New or Pre-Owned
Trade In or Sell Your Boat
So it’s time to sell your boat or trade it in. Few people own just one boat in a lifetime and we can’t keep them all. For most of us, the more we go boating, the more we want to go and the more boats we have, the more boat we want. It’s all part of the fun. Here are some approaches and tips to trading-in or selling your boat so that you can get your next one.
Dealer Me In
Trading in a boat at your dealer can be the simplest solution. After all, he or she probably has customers actively looking. If there’s a thing or two that needs sprucing up, the dealer’s got the staff and stuff to take care of it. There are tax advantages to trading in, too. In most states, you only pay sales tax on the new boat price less the value of the trade-in. Visit our Certified Dealer page to find dealers in your area.
Go For The Pros
A Professional Yacht Broker handles the important, time-consuming and technical legwork of identifying buyers, drafting and placing ads, arranging sea trials, negotiating the best sales price and handling the transfer of funds, all for a percentage of the sale. Boat and yacht transactions are their business; they know what to look for and how to ensure that you get what you deserve. Qualified Yacht Sales Professionals belong to one or more industry trade associations, complying their Code of Ethics and utilizing standardized legal contracts. And, they have access to customers you don’t. You can locate them at the Yacht Brokers Association of America and at the Certified Professional Yacht Broker website.
The Certified Professional Yacht Broker (CPYB) designation is earned by eligible Yacht Sales Professionals, who, after serving a minimum of three years as a full-time professional, have successfully completed a three-hour written examination and maintain their designation every three years through continuing education and service. The CPYB program is sponsored by every professional yacht broker association in North America.
Do It Yourself
You know the boat, can field questions and like talking to people, especially about boats. You don’t mind negotiation and are willing to arrange sea trials. You like putting all the money in your pocket.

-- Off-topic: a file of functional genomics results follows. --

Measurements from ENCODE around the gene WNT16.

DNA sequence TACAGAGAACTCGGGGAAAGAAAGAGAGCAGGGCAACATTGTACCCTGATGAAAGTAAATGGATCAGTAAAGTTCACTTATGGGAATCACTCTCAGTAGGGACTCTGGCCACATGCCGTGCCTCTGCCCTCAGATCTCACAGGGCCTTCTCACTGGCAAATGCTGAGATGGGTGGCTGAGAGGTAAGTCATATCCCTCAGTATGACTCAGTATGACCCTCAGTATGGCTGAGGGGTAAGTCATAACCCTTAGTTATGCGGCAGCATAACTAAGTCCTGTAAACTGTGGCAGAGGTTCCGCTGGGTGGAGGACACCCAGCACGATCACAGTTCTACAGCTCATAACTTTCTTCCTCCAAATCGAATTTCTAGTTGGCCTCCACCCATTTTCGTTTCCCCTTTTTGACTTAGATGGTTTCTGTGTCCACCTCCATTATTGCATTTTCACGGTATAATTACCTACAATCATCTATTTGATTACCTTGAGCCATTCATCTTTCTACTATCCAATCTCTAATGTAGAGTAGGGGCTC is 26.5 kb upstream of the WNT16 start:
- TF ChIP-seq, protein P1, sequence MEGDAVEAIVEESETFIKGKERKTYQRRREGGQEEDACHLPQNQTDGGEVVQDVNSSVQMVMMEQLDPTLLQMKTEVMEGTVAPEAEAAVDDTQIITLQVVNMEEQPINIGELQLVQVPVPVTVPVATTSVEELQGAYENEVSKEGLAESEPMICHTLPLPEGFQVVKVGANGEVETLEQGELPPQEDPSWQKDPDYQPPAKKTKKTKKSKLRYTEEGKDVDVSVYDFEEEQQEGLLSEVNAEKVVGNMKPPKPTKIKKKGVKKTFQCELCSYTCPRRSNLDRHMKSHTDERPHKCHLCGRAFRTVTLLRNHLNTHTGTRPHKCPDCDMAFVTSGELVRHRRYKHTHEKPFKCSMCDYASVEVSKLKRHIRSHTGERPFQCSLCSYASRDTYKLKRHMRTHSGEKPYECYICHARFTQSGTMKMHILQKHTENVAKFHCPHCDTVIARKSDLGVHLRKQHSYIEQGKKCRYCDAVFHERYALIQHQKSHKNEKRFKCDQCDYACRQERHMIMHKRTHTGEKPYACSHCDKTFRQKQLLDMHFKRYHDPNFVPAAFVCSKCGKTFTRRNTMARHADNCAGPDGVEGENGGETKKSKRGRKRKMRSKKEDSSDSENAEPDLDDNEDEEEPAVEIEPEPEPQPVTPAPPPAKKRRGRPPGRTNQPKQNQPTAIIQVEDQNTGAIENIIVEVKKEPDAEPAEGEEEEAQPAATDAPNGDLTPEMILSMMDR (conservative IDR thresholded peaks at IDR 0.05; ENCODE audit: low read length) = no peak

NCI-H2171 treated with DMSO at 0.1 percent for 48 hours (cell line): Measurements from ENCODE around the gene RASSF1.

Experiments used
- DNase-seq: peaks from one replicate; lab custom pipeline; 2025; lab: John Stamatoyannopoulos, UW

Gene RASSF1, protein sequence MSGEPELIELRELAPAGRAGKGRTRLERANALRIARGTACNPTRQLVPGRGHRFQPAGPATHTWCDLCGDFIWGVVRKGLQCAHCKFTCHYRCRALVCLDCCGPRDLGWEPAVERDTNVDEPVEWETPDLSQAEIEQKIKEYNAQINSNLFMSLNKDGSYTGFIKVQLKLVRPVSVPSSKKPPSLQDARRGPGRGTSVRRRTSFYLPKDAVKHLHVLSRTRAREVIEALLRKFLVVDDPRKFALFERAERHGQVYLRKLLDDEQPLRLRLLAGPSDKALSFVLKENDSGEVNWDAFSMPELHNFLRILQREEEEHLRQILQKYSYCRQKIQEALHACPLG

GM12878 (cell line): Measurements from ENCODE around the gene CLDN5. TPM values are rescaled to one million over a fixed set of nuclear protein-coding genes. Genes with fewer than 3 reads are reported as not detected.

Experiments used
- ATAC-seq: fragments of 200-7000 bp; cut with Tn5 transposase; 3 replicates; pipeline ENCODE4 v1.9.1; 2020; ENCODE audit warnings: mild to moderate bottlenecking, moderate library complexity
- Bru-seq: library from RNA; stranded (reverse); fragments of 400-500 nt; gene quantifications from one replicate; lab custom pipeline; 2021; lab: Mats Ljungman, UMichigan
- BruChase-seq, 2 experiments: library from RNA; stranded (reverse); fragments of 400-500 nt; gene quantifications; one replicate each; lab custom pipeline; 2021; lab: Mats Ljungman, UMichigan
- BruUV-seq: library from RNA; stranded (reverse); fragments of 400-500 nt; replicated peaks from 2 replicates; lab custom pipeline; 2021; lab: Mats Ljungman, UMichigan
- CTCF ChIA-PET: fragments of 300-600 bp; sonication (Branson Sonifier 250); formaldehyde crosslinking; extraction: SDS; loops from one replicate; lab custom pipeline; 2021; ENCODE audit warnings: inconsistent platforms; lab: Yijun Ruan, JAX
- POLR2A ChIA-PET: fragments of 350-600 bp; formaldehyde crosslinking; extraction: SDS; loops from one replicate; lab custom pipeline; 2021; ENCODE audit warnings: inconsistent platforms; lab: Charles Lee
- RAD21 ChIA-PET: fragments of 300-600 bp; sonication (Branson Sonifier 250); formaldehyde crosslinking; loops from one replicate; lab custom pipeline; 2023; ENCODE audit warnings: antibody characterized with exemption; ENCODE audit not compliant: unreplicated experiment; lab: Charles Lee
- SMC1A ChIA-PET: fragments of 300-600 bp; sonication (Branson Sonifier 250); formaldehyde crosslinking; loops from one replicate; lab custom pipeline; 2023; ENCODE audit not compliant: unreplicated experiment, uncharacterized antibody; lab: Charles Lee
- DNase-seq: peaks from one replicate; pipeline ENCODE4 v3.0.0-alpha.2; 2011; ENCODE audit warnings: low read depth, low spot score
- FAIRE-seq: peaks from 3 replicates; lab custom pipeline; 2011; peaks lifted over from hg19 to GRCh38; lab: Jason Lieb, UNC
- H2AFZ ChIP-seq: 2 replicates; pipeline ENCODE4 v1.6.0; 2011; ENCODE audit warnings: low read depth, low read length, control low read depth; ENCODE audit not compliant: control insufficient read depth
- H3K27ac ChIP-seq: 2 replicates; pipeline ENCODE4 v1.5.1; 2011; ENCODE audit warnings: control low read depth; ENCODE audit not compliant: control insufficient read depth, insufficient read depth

Tell the world. Advertising has advanced beyond newspaper classified ads, although they can still draw local boat shoppers. You can also advertise through generalized services like Craigslist and specialized venues like Boat Trader, Boats.com, BoatCrazy.com and www.iBoats.com iBoats.com. Write your ad carefully, double-checking spelling and stats. Imagine and answer in advance a reader’s questions. Make sure photos sparkle. Set a reasonable price, with a bit of haggling room.
Consider finalizing the transaction at your bank or credit union, where funds can be verified. Then, before handing over the title, move to a secretary of state’s office or local license bureau, where title and registration paperwork can be processed. Handing over an open title doesn’t get the boat off your registration docket and maybe your liability wheelhouse until the buyer registers it. Be careful of all-internet sales — fraud is an ever-present danger.
Do (and gather) your homework. Have the title or documentation ready to avoid a sale-time scramble. Find the owner’s manuals and organize maintenance records. The shopper will appreciate how you’ve cared for what may be his or her next boat! Selling a larger or more complicated boat? Consider hiring a marine surveyor to provide an assessment. Your buyer likely will hire his own surveyor, but a clean report could make him more willing to dig deeper!